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Notre Dame Football

Scouting Report | Stanford

November 24, 2021
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From 2011 to 2017, playing in Palo Alto was Brian Kelly’s kryptonite. He was 0-4 on the road against Stanford, which includes a crushing two-point loss in 2015 when the Irish had a chance at the College Football Playoff.

He flipped the script there in 2019 when the Irish beat Stanford by three touchdowns against a bad Stanford team and the good news for Kelly is that he is facing an even worse team this season.

David Shaw’s program is struggling. They’ve lost six straight for the first time since the Walt Harris days. They are 11-18 in the last three seasons and have been outscored in their last two home games 93-18.

It was not just that they got crushed, but the way they got crushed by Utah and Cal. Stanford used to be the bully. They clearly aren’t that anymore.

They’re ranked 98th in SP+ and 84th in FEI.

Injuries

One of their best players up front, starting guard Branson Bragg, is out for the season.

Outside linebacker Stephen Herron has missed the last two games and he was one of their better pass rushers.

Offense

The offense went through a stretch where they were playing well, but things have declined significantly in the second half of the season.

They are 100th in EPA per play, 99th in points per drive, 98th in yards per play, and 122nd in YPP in the month of November.

FEI has them 82nd and SP+ has them at 94th.

Expected Strengths

The quarterback is a good player. Former Tanner McKee was a top-50 recruit in the 2018 cycle, but he took an LDS mission and returned in 2020. He took over as the starter in the second game of the season and gave their offense a spark.

He’s 40th in total QBR and was playing like a top-20 quarterback for a good chunk of the season.

Tight end Ben Yurosek might be the best tight end in the Pac-12. He’s a problem in the intermediate areas and they won’t be shy about throwing him 50/50 balls.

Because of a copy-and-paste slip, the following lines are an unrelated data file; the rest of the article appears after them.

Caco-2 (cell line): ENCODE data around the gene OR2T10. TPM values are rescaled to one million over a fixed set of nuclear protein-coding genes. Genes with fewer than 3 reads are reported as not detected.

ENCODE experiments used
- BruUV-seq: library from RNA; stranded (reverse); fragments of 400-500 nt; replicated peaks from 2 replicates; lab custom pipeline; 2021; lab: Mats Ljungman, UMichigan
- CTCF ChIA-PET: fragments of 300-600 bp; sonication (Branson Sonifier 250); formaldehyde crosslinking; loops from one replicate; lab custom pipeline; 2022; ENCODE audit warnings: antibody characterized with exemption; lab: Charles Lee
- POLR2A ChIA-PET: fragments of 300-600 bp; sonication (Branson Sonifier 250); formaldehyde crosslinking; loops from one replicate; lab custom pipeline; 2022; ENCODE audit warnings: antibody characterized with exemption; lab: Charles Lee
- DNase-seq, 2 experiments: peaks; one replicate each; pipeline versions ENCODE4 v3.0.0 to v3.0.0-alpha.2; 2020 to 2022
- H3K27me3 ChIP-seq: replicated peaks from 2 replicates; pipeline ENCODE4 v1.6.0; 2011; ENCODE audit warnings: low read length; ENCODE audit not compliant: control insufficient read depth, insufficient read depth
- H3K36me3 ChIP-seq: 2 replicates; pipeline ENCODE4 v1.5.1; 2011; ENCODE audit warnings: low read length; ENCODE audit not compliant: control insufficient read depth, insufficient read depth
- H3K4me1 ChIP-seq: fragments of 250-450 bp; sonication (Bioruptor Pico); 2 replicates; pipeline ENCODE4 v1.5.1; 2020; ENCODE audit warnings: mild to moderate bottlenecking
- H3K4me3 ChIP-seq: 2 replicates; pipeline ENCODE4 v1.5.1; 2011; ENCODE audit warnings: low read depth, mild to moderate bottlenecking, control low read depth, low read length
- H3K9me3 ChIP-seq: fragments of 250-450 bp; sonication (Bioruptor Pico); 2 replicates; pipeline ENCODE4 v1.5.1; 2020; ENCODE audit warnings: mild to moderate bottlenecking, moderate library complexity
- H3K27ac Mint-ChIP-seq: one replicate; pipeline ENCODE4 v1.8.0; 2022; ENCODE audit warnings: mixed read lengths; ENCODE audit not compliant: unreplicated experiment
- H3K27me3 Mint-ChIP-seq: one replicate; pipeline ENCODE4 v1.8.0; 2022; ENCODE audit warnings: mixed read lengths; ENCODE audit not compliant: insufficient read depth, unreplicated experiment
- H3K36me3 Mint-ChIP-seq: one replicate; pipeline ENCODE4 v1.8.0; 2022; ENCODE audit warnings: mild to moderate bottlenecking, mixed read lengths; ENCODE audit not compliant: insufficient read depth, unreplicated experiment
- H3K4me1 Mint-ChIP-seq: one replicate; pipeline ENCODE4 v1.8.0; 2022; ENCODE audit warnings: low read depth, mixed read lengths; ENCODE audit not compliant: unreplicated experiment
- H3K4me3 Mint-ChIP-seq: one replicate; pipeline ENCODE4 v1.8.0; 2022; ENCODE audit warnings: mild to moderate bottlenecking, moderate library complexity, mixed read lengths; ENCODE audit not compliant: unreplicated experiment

Potential Weaknesses

Woof, the running game is bad.

They’re 125th in average line yards, 112th in yards per carry, 123rd in Stuff Rate, and 109th in EPA per rush. They aren’t anywhere close to where they used to be up front and don’t have a Christian McCaffrey or anywhere close to that in the backfield.

They’re 103rd in sack rate so they don’t protect the quarterback all too well either. Right tackle Myles Hinton in particular has struggled in protection. The running backs aren’t very good in protection either so that’s something that I would expect Notre Dame to exploit.

Without the run-heavy offense of the past, they can’t play keep away like they used to. They’re 102nd in time of possession and they can’t execute well enough to stay on the field. They’re 111th in 3rd down conversion percentage.

I do believe McKee is a good player and has a chance to be a great one, but he started out fast with 11 touchdowns and no picks in the first five games. Since then he’s only thrown three touchdowns compared to seven interceptions. With little help from the running game and the offensive line not playing as well, the regression for him was inevitable.

Scheme

They still have many of the same elements of the Stanford offense that Notre Dame fans are used to seeing, which hasn’t been a good thing for them. Shaw’s offense hasn’t evolved enough as things have changed in college football, although they do sneak in some RPOs.

They aren’t trying to play at a fast pace. They average only 61.8 plays per game.

It’s a pass-happy offense. They throw the ball 55.4% of the time, which is 16th in the country. Even going back to 2017, it’s easy to see how things have changed with them being 90th in that statistic.

They still run a good amount of heavy formations and will move Yurosek around to play outside. They throw a lot of 50/50 balls and ask too much of the receivers to win those matchups.

Key Players

QB Tanner McKee - He missed the Utah and Oregon State games with an injury, but was back for Cal. He averaged only 5.6 yards per attempt against Stanford’s biggest rival.

TE Ben Yurosek - 15.4 is a healthy clip for a tight end. Another Stanford tight end with an NFL future.

RB Austin Jones - Their lead back who has also chipped in with 30 catches. Only one game all season with over 4.0 YPC.